The business model behind for-profit higher education is this: T > E. That is, tuition must be greater than expenses. If you know that, you know what has driven for-profit higher ed so far, and where it’s going. This means that for a for-profit institution to be successful, over time its tuition revenue must exceed its expenses. That sounds like the most obvious thing in the world. But remember from Jorge’s presentation that 86 percent of revenue in the for-profit sector comes from tuition, whereas tuition accounts for just 40 percent of non-profits’ revenue, and less than 20 percent of public institutions’ revenue.
That 86 percent is actually understated because some federal money, some state and local money, and some money from a few other sources come in the form of Pell Grants and other student-directed grants. We think of all of that as tuition. So, in fact, about 95 percent of the revenue in a for-profit institution comes from tuition.
I’ll describe for you how the basic formula—tuition is greater than expenses—drives how the private sector behaves. But first, let’s consider how this model compares to the rest of higher ed. The business model behind traditional higher education looks like this: T + A + G + R + I + C + S + M > E.
In a traditional institution, including private, public, liberal arts, research institutions, and so on, there’s tuition revenue, plus many other revenue sources, including legislative appropriations, grant money from foundations or government agencies, research funding from individuals or companies or governments, investment income, charitable contributions, sports revenue—I’m talking about revenue, not profits—and other sources such as book stores, hospitals, and so on.
Clearly, the private sector has a much simpler model. And while it’s often considered beneficial to have a diversified revenue stream, if those revenue streams fluctuate together, as they do for many for traditional institutions—such as investment income, charitable contributions, and legislative appropriations, which all go up in a good economy and down in bad years—it can lead to a lean year/fat year kind of problem. More to the point, I think there are a lot of people you have to please at a traditional institution. You’ve got the legislature, and sometimes the agenda of the state government doesn’t align with the interests of you or your students. Sometimes you get a donor who has all good intentions but doesn’t necessarily align with what you think is best for the institution. A donor might want a center on Samoan music or something like that, and what you need is more math classes. But that donor has a lot of influence. The for-profit sector doesn’t have to worry about any of those other revenue sources.
The other key point about the comparison I’m making here is that if a private sector institution’s tuition exceeds its expenses, that will also be true on average on a per-student basis, meaning each incremental student makes money for the school. In the not-for-profit sector, however, it is perfectly possible that tuition may be less than expenses incurred for the delivery of service to that student. You would expect, just based on the private sector business model, that an institution where tuition exceeds expenses has an economic incentive to grow. Institutions where expenses exceed tuition do not have an economic incentive to grow, or in other words, do not have the incentive to expand access. In the world of traditional higher education, that’s been cast as a virtue associated with prestige; it’s not discussed as a business model problem, but instead has been turned into something to aspire to.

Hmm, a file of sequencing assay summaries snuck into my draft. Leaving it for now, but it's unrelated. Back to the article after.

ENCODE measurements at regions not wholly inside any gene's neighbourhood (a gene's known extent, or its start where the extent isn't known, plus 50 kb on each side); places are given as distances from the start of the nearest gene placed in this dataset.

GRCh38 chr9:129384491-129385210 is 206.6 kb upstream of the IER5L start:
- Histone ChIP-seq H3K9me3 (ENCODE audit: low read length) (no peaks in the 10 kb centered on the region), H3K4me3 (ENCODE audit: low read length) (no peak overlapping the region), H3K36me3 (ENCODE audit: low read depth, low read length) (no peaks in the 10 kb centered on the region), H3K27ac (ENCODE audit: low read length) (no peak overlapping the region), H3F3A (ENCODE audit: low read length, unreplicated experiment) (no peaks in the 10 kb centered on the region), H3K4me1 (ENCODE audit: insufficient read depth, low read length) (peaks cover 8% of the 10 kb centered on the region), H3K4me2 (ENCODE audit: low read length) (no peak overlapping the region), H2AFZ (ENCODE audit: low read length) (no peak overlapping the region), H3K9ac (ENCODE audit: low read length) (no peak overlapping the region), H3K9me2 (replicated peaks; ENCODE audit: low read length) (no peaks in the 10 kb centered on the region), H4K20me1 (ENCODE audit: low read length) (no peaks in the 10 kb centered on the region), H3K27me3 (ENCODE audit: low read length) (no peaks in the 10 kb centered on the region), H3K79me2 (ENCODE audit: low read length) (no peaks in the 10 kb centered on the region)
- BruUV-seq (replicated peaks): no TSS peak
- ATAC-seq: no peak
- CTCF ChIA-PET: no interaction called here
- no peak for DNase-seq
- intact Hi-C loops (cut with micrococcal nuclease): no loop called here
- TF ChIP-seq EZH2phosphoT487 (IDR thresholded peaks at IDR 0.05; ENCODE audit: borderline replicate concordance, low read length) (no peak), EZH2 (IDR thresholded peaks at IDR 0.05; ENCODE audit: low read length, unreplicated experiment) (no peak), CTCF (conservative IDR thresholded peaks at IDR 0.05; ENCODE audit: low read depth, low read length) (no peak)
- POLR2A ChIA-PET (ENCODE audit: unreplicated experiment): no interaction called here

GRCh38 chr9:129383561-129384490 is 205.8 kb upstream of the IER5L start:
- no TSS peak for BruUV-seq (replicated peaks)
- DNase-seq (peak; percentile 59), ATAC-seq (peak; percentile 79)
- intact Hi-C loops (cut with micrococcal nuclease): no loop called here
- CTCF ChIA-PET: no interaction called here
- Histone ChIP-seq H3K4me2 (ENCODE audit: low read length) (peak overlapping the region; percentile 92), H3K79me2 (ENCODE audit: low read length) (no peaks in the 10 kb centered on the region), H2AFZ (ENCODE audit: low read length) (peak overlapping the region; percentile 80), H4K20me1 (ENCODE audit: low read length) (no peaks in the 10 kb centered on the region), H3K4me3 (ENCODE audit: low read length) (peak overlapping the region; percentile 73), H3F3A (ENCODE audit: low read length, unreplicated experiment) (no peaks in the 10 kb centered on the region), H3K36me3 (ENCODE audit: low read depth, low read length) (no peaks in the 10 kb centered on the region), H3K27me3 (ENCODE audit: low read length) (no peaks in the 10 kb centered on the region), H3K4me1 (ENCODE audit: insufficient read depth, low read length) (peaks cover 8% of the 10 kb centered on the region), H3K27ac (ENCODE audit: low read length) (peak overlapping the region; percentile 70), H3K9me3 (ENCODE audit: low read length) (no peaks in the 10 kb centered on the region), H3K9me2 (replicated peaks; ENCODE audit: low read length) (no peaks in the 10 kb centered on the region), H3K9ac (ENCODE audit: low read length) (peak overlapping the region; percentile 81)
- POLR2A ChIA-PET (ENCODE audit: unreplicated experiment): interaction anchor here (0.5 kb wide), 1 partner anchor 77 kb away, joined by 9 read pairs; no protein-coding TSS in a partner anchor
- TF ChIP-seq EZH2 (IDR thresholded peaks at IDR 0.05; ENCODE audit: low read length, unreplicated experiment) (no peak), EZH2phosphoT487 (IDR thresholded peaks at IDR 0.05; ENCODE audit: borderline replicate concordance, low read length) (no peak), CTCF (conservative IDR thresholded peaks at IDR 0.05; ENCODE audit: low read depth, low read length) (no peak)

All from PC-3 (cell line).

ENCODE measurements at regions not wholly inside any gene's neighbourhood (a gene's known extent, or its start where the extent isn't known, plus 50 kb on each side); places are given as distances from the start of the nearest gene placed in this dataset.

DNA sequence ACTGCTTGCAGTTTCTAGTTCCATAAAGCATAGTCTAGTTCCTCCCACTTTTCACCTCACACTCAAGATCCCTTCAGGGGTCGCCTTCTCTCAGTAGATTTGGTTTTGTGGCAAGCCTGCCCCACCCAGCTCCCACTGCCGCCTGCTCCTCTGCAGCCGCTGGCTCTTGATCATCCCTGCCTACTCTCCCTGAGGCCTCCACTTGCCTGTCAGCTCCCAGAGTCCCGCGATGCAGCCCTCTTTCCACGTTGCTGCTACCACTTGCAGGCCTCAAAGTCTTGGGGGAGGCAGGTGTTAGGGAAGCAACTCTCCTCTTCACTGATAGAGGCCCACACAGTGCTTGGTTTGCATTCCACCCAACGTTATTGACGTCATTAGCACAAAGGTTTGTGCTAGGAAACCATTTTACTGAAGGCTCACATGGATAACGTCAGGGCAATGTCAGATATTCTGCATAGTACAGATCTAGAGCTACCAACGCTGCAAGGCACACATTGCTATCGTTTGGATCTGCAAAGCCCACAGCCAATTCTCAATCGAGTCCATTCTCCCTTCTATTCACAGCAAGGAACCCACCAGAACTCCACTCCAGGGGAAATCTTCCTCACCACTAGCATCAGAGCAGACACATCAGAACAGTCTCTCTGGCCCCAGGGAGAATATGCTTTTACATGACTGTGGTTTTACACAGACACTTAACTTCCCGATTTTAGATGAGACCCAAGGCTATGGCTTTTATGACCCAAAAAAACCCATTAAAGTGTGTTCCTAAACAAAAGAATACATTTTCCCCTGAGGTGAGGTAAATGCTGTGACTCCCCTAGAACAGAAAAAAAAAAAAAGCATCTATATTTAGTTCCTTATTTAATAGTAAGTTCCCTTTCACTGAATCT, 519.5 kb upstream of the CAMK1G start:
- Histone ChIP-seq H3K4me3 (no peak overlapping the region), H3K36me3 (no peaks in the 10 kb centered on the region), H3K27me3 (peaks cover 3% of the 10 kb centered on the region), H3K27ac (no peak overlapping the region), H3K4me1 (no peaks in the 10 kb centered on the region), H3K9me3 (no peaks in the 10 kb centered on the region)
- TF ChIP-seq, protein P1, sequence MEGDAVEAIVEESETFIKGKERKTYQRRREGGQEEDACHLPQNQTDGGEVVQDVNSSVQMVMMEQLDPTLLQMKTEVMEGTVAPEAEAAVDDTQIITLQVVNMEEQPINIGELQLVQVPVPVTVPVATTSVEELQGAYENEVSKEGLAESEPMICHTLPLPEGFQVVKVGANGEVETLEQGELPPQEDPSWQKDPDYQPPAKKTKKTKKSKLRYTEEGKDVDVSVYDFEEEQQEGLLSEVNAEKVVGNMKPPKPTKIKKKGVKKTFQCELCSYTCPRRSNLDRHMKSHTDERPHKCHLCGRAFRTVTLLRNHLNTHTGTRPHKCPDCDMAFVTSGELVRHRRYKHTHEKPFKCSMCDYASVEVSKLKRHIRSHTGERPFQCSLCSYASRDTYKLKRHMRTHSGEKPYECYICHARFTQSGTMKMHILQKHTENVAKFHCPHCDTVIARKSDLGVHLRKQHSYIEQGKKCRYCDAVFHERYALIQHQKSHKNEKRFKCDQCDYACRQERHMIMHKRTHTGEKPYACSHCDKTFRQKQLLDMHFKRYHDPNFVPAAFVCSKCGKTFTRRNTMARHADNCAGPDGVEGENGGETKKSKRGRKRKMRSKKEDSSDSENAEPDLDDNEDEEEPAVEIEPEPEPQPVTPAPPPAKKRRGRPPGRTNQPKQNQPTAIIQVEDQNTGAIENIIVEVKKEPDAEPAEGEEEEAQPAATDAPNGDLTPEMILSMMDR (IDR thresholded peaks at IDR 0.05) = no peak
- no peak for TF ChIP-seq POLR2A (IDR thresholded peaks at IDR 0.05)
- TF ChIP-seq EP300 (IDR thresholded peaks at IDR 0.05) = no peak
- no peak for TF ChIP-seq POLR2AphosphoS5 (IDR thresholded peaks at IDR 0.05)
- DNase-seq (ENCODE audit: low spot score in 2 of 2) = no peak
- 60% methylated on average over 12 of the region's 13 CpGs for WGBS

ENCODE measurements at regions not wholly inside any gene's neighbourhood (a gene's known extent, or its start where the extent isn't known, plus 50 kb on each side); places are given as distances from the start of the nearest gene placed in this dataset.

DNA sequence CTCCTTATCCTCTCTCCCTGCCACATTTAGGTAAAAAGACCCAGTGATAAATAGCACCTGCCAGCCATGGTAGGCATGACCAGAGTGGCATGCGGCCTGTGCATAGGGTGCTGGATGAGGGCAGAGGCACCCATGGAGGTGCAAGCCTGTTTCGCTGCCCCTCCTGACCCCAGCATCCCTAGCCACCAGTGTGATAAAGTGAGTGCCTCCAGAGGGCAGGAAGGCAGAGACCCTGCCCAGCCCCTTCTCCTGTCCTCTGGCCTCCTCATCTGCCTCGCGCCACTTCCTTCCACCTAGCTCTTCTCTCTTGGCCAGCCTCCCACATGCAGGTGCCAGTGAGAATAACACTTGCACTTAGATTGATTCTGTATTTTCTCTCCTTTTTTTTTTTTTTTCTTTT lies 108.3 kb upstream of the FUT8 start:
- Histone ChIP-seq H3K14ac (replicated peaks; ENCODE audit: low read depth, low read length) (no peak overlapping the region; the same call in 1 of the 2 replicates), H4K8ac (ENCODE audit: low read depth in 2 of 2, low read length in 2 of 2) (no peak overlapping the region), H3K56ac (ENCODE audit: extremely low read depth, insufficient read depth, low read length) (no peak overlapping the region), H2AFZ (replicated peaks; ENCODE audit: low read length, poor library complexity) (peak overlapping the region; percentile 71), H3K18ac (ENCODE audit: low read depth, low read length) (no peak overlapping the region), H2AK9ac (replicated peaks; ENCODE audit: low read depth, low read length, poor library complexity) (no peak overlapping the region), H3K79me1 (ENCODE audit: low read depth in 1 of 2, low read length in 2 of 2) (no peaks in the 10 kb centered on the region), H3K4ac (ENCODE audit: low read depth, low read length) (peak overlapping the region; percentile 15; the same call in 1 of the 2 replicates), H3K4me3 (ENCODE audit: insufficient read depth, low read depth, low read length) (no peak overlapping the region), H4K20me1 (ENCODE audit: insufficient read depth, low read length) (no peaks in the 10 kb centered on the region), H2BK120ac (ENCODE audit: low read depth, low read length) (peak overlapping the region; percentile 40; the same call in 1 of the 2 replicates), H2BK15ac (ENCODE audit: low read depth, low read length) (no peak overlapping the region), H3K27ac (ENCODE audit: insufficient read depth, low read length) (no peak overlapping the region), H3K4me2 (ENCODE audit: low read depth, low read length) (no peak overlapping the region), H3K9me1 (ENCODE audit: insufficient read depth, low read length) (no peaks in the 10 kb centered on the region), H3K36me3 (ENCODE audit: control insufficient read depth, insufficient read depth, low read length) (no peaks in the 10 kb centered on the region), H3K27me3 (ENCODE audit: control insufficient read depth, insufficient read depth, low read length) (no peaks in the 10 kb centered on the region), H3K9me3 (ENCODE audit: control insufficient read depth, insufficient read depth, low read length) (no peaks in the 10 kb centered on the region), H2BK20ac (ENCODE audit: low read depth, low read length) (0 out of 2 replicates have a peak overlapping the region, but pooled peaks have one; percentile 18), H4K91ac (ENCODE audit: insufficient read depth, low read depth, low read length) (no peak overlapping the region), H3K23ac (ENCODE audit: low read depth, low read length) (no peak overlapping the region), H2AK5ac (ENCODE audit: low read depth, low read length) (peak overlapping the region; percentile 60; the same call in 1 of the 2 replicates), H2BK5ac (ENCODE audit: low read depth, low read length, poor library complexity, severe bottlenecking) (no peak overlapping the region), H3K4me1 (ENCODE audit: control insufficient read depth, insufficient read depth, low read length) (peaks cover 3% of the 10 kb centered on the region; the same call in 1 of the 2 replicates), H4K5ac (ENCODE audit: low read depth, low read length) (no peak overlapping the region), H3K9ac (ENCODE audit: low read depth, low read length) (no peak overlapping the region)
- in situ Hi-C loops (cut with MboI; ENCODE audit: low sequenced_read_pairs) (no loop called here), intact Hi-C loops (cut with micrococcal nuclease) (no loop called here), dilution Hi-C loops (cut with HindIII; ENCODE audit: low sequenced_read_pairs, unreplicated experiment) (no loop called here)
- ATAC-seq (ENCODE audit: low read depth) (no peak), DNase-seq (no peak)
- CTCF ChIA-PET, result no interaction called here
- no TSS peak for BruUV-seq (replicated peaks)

How does the private sector model work? Obviously, the goal is maximize tuition relative to expenses. And how do we do that? Since tuition is provided by students—either from their own pocket or from loans or grants that they can direct—our goal is to make students happy and to make sure that their specific needs are met.
Consider, for example, the campus of a traditional college, with its chapel, football stadium, gardens, and so forth. Contrast that with a typical Kaplan University campus. The differences are driven, in part, by our business models. Our students are not willing to pay for a chapel, for a football stadium, for gardens, and certainly nobody else is writing a check for them. So we don’t have those amenities. What our students do expect is clean and comfortable classrooms, an engaged and experienced faculty, and well-stocked labs. They also expect to be able to take some—or even all—of their courses online because they need to go to school after they put the kids to bed. They expect us to be innovating on mobile devices so that they can go to school not just at home, but when their kids are at soccer practice or when they’re coming home on the bus.